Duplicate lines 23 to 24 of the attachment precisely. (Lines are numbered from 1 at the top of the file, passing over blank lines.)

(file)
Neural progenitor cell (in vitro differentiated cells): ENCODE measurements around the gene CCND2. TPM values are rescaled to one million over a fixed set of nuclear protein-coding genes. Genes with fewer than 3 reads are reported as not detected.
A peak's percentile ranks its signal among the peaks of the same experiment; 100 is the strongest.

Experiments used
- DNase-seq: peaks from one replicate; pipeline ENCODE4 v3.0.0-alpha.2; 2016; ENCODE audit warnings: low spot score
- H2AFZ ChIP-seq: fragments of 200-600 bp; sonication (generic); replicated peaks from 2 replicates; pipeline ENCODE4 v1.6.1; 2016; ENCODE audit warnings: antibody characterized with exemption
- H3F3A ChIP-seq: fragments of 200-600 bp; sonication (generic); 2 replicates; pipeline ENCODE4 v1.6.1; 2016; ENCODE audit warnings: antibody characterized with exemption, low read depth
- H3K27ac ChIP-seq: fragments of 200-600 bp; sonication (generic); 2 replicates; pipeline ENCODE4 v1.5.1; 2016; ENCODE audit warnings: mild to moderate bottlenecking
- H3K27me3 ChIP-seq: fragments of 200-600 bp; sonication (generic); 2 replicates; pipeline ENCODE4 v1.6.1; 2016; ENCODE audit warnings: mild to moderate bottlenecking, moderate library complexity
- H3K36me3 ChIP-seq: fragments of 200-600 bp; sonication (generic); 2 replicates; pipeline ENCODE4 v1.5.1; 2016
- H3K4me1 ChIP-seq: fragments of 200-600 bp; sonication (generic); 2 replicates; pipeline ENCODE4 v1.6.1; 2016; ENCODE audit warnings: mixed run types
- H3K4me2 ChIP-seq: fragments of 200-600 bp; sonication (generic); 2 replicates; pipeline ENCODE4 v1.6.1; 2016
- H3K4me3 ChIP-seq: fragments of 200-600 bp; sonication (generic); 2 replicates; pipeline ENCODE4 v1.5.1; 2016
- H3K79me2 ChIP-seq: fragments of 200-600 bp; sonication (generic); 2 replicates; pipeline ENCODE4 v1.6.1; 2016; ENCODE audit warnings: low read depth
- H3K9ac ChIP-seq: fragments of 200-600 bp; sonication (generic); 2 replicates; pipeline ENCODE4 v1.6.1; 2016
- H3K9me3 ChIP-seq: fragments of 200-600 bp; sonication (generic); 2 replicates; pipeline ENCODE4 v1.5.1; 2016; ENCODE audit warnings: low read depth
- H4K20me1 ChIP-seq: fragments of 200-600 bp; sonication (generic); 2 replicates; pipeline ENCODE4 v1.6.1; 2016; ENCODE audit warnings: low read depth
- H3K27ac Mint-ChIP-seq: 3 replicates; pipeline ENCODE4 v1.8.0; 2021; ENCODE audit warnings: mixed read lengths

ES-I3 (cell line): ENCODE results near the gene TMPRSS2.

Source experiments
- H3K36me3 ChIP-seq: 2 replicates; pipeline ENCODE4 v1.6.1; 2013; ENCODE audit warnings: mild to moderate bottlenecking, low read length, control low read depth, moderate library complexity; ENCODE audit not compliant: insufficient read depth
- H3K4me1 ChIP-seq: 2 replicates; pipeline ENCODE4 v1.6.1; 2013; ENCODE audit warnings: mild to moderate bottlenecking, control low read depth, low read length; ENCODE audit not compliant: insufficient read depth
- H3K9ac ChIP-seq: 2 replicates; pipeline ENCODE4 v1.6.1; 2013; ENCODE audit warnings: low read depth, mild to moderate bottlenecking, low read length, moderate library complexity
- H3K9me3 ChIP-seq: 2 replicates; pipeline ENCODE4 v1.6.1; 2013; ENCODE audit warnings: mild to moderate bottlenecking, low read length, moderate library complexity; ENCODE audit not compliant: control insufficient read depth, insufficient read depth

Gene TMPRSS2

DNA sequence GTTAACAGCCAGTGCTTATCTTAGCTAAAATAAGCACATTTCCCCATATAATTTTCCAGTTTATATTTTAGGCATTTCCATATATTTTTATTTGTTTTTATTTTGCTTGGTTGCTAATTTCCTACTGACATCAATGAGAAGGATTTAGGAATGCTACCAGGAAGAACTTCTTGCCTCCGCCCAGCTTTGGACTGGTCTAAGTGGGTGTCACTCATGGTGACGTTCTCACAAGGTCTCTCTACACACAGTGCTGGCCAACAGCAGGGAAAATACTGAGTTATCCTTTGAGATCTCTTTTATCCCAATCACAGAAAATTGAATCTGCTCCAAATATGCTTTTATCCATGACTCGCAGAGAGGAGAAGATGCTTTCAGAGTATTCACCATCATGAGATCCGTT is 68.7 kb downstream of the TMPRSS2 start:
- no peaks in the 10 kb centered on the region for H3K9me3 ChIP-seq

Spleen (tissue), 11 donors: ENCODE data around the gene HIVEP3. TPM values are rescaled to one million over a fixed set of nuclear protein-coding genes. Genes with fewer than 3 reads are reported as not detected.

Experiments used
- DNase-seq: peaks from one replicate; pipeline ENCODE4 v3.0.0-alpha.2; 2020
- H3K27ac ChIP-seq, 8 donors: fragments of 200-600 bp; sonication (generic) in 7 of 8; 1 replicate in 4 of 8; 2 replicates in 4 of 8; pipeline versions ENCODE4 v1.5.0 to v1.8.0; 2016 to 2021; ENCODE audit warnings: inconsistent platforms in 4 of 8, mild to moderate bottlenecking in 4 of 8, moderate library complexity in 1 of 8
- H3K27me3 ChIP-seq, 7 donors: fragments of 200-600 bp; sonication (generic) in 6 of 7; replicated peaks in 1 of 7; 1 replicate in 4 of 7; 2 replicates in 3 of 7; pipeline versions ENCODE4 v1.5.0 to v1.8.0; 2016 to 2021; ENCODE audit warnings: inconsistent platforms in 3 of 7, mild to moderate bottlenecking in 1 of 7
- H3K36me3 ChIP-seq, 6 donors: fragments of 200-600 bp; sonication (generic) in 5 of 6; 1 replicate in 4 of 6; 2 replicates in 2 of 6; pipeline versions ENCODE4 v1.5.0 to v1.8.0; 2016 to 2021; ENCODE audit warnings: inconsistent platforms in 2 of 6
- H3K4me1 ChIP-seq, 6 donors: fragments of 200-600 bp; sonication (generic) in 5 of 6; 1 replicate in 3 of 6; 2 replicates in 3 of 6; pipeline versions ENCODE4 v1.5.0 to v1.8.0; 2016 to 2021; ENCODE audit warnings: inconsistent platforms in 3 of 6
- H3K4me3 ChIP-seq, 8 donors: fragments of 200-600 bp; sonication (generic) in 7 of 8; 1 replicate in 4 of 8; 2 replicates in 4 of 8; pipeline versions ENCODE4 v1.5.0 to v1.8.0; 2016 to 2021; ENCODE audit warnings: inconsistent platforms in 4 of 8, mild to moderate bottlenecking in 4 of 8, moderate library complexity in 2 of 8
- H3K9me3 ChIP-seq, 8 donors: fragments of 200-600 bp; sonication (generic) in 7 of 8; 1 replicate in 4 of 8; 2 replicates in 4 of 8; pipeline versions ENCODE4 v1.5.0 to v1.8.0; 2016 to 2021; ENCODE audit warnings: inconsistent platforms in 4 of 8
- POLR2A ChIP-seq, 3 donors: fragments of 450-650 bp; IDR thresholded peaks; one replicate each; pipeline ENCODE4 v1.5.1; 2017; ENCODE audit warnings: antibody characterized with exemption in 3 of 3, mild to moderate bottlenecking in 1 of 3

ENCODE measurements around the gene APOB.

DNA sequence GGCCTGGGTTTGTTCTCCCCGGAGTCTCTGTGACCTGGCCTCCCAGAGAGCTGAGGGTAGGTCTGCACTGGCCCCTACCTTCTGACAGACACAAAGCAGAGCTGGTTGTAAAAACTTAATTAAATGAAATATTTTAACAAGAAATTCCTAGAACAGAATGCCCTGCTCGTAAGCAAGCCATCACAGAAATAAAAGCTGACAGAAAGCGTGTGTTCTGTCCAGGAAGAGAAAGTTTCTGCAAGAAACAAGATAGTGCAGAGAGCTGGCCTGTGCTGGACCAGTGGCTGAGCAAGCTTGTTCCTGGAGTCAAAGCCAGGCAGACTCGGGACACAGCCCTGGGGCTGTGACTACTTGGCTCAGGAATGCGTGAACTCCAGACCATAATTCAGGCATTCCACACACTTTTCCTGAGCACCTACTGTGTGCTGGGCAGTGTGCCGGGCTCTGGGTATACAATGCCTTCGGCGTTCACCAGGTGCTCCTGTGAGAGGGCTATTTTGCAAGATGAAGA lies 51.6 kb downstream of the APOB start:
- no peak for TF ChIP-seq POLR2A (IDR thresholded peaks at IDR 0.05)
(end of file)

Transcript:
- H3K9me3 ChIP-seq: 2 replicates; pipeline ENCODE4 v1.6.1; 2013; ENCODE audit warnings: mild to moderate bottlenecking, low read length, moderate library complexity; ENCODE audit not compliant: control insufficient read depth, insufficient read depth

Gene TMPRSS2